Well long story short, it matters to you as much as you want it to. It’s hard to turn a blind eye to the fact that America is the most influential and dominant country in the world right now. Take for example the media, whether it be your favourite actor/actress/personality/musician chances are you follow these things regularly regardless of the fact they’re currently in a completely different country to you (to think, you probably know more about these people’s lives than some of your actual friends!). The power of American media is huge, so surely quite a few other things could be huge too? (No, I’m not going back to Trump’s little member) Just think of the influence America had over the UK when George Bush Jr and Tony Blair were knocking around. We ended up fighting an illegal war in Iraq due to a lie regarding nuclear weapons. It’s definitely not ridiculous to say our friendship with America helped this happen. It’s kind of like when Mark gets pressured into saying the gym instructor touched him up in Peep Show because Jeremy wants him fired, Mark goes along with it because he wants the same thing for selfish reasons.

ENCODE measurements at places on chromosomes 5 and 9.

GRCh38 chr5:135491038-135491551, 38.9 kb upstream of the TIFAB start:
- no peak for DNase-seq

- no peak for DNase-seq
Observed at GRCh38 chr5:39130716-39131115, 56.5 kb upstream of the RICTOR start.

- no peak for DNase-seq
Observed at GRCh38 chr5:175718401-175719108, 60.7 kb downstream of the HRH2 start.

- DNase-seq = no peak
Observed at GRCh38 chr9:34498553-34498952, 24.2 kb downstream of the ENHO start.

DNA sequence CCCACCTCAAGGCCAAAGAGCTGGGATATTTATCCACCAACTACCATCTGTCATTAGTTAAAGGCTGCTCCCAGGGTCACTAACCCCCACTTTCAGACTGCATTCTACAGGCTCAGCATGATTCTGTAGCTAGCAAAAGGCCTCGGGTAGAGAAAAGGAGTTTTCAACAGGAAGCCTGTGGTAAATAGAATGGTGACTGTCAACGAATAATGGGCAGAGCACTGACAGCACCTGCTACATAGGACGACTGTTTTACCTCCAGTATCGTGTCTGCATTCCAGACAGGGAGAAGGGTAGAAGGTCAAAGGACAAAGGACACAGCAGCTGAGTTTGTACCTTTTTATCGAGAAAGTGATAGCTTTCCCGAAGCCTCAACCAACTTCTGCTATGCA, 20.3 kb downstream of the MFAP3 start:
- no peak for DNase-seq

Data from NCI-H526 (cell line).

3) We’re all in this together
For those familiar with this particular slogan, apologies – but it fits. Following on from the influence America has on us Brits, we share so much with our allies over the pond that when it comes down to it, it’s difficult to foresee what the consequences of the possible outcomes of the US election could be. I need to do some more reading into it myself, I recommend doing so too because this election season is already quite entertaining as it is. Business relationships could break (not always bad), the economy could fall into the depths of the earth, cthulhu could rise from the ashes but we will probably still do the most British thing possible and ignore it with a pint whilst watching Ant & Dec.

 

Why we should give Ghostbusters (2016) a chance